When is a petrol station not a petrol station? Police apply to Kirklees to ban booze sales at garages

COUNCILLORS have ruled that two petrol stations are not petrol stations.

Apollo service station, Huddersfield Road, Ravensthorpe
Apollo service station, Huddersfield Road, Ravensthorpe

COUNCILLORS have ruled that two petrol stations are not petrol stations.

In a national test case, Kirklees Council yesterday decided that garages in Huddersfield and Dewsbury are not garages – and can continue selling alcohol.

West Yorkshire Police had asked councillors to review the licences of the Total petrol stations on Leeds Road in Bradley and Huddersfield Road in Ravensthorpe.

Both business are permitted to sell alcohol 24-hours-a-day.

But officers believe that garages are banned from selling drink under Section 176 of the Licensing Act 2003.

Barrister Oliver Thorn put the case for the police at yesterday’s meeting of the council’s Licensing Panel at Huddersfield Town Hall.

“The aim of Section 176 is to keep people who are driving vehicles as far away from the temptation of purchasing alcohol as possible,” he told councillors.

“Parliament saw fit to limit the sales of alcohol from garage premises to prevent crime.”

Mr Thorn added that the businesses at Bradley and Ravensthorpe were garages.

“An analysis of the cashflow and footfall shows they are garages. That means the businesses are excluded premises,” he said.

Mr Thorn told the three-strong panel that the hearing could have wide implications. “This is a test to see if the police’s view of all garages is correct,” he said.

“The police have their concerns about other premises. Once something has been allowed to develop in the way that it has, any attempt to deal with it has to start somewhere.”

Police carried out three surveys of customers arriving at the petrol stations.

From 2.30pm to 3.30pm on December 6, 2011, officers found 37 drivers buying fuel from the Bradley station, seven motorists using either the shop or the cash machine and two pedestrians going to the convenience store.

Two days later, police surveyed the same site from 9.47pm to 10.47pm. They recorded 38 vehicles using the fuel pumps, 10 drivers calling in to either use the ATM or shop and one pedestrian visiting the convenience store.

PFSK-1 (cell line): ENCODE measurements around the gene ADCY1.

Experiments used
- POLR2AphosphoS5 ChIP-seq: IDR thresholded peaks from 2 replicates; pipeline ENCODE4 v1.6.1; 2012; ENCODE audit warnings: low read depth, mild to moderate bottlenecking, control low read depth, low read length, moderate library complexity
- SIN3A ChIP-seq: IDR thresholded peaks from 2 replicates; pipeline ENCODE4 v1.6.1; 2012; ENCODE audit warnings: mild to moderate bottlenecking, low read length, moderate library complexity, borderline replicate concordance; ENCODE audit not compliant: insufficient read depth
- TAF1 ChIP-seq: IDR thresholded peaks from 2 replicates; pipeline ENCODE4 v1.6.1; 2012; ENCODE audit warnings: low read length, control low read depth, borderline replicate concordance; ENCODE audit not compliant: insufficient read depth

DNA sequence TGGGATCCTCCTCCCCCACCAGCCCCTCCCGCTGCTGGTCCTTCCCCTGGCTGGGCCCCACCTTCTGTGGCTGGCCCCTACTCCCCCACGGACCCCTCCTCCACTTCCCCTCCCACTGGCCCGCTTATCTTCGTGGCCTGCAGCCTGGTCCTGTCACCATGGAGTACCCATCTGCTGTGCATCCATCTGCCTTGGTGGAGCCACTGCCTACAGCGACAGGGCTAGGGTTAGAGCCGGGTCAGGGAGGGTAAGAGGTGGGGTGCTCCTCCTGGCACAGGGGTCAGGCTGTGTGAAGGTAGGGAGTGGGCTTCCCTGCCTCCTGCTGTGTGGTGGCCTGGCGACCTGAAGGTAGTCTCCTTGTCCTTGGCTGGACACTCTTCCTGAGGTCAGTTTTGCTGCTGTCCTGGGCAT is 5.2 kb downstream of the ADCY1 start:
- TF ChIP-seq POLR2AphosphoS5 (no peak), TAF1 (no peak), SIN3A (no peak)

On December 15, 2011 officers monitored the Ravensthorpe filling station for one hour from 12.15pm. They found 35 cars refuelling, 14 drivers using the cash machine or shop and six pedestrians going into the convenience store.

Rontec – which took over the running of all Total petrol stations last year – produced its own figures at yesterday’s meeting.

The company told the panel that more customers used the shops than the fuel pumps at both garages.

In Bradley, there was a daily average of 387 people using the shop only from July to December last year. Some 332 customers bought fuel only.

Some 128 customers used both the fuel pumps and the shop.

In the same period in Ravensthorpe there was an average of 442 fuel-only customers, 632 who just visited the shop and 121 who used both the fuel pumps and the convenience store.

The company also provided figures for November 2011 to February 2012 which showed the garages made nearly as much from grocery sales as from fuel.

The petrol station at Bradley sold £1.2m of fuel in the three months, but made only £45,336.

Shop sales were £140,980 in the same period. However, the margin was £43,023 – just £2,000 less than the fuel figure.

The Ravensthorpe station made £50,994 from its fuel sales from November 2011 to February 2012, and £47,512 from its shop sales.

The panel decided that both businesses could continue to sell alcohol.

Chairman Clr Masood Ahmed said: “The panel feels there’s sufficient evidence from the licence-holder to establish that the primary use of both sites is not in relation to garages.

“The sites are not excluded under Section 176. The licences will remain as they are without any modifications”.

 
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